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Archive for April, 2009

Parental Privilege

An interesting “article-about-an-article” appeared in Racialicious today. The author analyzes Nicole Sprinkle’s essay in the New York Times, where she discusses raising her own White/Colombian daughter. Sprinkle displays a disturbing level of white privilege, openly wishing her daughter would disinherit her Latina heritage. (I won’t elaborate on this, as Sprinkle’s essay is rightly ripped apart by Thea over at Racialicious, and in many of the comments on the original NYT page). While vaguely acknowledging the reprehensibility of these attitudes, Ms. Sprinkle defends them as her “parental right.”

What a nightmare. I’ve heard White parents spouting this crap when they discuss adopting Asian or Black children, who then grow up with upsetting racial identity issues of their own. I remember some distant cousins, who would surely be incensed to hear of my upcoming interracial marriage, making fun of bi-racial kids on sight, calling them “confused.” My mother says she disagrees with Whites adopting black kids for this very reason, citing instead the problems black couples have when they attempt to go up against the adoption industry. She has a point. But there are too many unwanted & mistreated kids in this world. There are bi-racial kids who can grow up with a clear sense of who they are.

I guess I’m glad I’ve thought about this, because now, here I am about to walk down the aisle with a White man. We plan to have children eventually, and if that doesn’t work out, we’ll certainly consider adoption–interracial, international, domestic, etc. Obviously, no matter what we choose, we’ll be facing some of these issues.

I believe they’re similar to issues any minority parent faces, but somehow magnified: How to give the child a sense of identity? With which race will she identify most? Will either of us be offended if our child doesn’t identify with us? Will he feel left out if she ends up being very dark? How will I feel if she is very light? I know how to be black. I’m an expert! But my child, my Black/White child, will inhabit a world incredibly different than my own. What will that mean for us?

It is not, as Ms. Sprinkle asserts, my “parental right” to foist my identity on my child without examining my motives. It is, however, my obligation to examine my own biases and flaws, and do the best I can.

“Silent Invasion” [Every economic crisis needs a scapegoat]

This NYT article (from this Sunday’s edition) made me terribly upset.

The story is about a town in Texas and its mayor’s struggle with the issue of immigration. Apparently, the Hispanic population has soared, and the whites, no longer the majority, are feeling “invaded.” The article points out that Mayor Geary has “hispanic friends” (citing his favorite waitress and a co-worker, sounding eerily like all those racists that say, “I have black friends! One of them cleans my house”), but also engineered the city’s unprecedented “Hispanic Round-up,” where anyone who seemed illegal was taken away–even legal immigrants. The phrases that stuck out for me were:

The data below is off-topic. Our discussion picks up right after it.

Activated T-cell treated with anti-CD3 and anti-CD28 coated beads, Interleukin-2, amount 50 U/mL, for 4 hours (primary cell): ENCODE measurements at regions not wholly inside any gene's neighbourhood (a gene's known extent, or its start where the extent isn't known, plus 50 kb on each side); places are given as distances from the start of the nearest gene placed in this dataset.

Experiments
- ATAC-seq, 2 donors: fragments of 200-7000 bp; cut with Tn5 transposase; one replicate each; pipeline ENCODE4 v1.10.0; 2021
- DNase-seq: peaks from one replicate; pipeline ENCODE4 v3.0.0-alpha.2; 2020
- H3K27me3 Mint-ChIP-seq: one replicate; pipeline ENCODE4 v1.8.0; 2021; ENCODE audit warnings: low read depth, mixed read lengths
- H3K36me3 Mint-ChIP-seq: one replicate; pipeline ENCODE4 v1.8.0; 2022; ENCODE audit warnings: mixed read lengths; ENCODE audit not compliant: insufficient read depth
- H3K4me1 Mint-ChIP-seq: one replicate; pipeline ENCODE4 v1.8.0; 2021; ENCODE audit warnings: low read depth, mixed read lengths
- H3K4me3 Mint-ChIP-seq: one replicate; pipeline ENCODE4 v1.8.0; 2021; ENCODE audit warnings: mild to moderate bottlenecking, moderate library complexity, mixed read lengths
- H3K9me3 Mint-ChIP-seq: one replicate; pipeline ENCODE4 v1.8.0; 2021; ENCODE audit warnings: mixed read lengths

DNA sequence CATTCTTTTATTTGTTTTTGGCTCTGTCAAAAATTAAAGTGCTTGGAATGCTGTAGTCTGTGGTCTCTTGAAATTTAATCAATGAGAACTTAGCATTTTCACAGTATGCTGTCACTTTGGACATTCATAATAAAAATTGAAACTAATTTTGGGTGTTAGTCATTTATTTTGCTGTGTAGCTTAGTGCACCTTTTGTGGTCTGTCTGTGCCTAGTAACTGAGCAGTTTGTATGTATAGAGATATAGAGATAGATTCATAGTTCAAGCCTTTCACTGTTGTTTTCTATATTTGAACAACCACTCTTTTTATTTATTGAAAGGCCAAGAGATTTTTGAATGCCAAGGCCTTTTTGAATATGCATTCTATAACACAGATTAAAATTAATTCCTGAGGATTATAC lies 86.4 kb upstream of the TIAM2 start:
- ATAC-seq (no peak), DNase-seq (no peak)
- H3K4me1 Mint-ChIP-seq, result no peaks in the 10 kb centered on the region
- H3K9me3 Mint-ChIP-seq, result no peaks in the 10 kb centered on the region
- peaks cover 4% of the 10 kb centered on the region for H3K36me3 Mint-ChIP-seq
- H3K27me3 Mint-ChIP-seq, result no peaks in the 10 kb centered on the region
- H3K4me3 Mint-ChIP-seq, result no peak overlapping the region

“Silent invasion”

“Anyone who comes across the border should be shot” (This one met with applause) !!

“They don’t have any culture”

“Good old boy”

“Us”

“Them”

This whole paranoia & hysteria is Jim Crow all over again, but with a dangerous new economic “justification.” What a nightmare.

The comments reflect similar ignorances, with people saying to “take back America” and using the familiar “Go back to Africa Mexico” rhetoric. Also jumping into the fray are a few self-hating Latinos and legal immigrants, and a few logical voices suggesting some sort of compromise that doesn’t involve skin color or language.

My new catchphrase is, “What is wrong with everybody?” I say this all the time.

Only skinny white girls get married?

Photo by Kate Headley

Photo by Kate Headley

Two issues for the title of this post: One is that I have been diving head-first into the bridal marketing industry, and it is terribly vicious. It’s difficult being a part of a process that excludes me so easily.

It’s easy to see how people get swept up in the emotional aspect of it all. I’ll scream if I hear the phrase, “It’s your special day” one more time! Hopefully, I’m savvy enough not to fall for the unscrupulous vendors. One reason I might be able to avoid the rampant materialism and “Bridezilla” marketing tactics is that the bridal industry isn’t actually marketing to me.

The other is that I have been looking up photographers for my wedding, and since I am a photographer myself, am very particular. I’ve been looking at high-end photographers in my area, and I’m sorry to say that few of them have ever photographed any black people. It’s not a simple matter of getting your camera exposures right (although that’s a minor factor) but also, marketing your services to blacks. All the beautiful weddings I see feature almost exclusively White or Asian brides. Even if a photographer has included Black weddings, they are usually not prominently featured on his/her blog or website. I’ve been thinking about this for weeks and I have nothing but questions.

Why aren’t we represented in Bridal marketing? Where am I? I am TIRED. Doesn’t the “wedding industry” want our money, too? Do they not believe we will pay them? I know black people spend money, so it’s not like we wouldn’t pay if we liked it enough.

Looking at the advertisments, one would think that only skinny White girls get married. Or, is it just that Blacks & Hispanics do get married, but don’t hire high-end photographers worthy of being featured in any “Real Wedding of the Week” features? Where are we?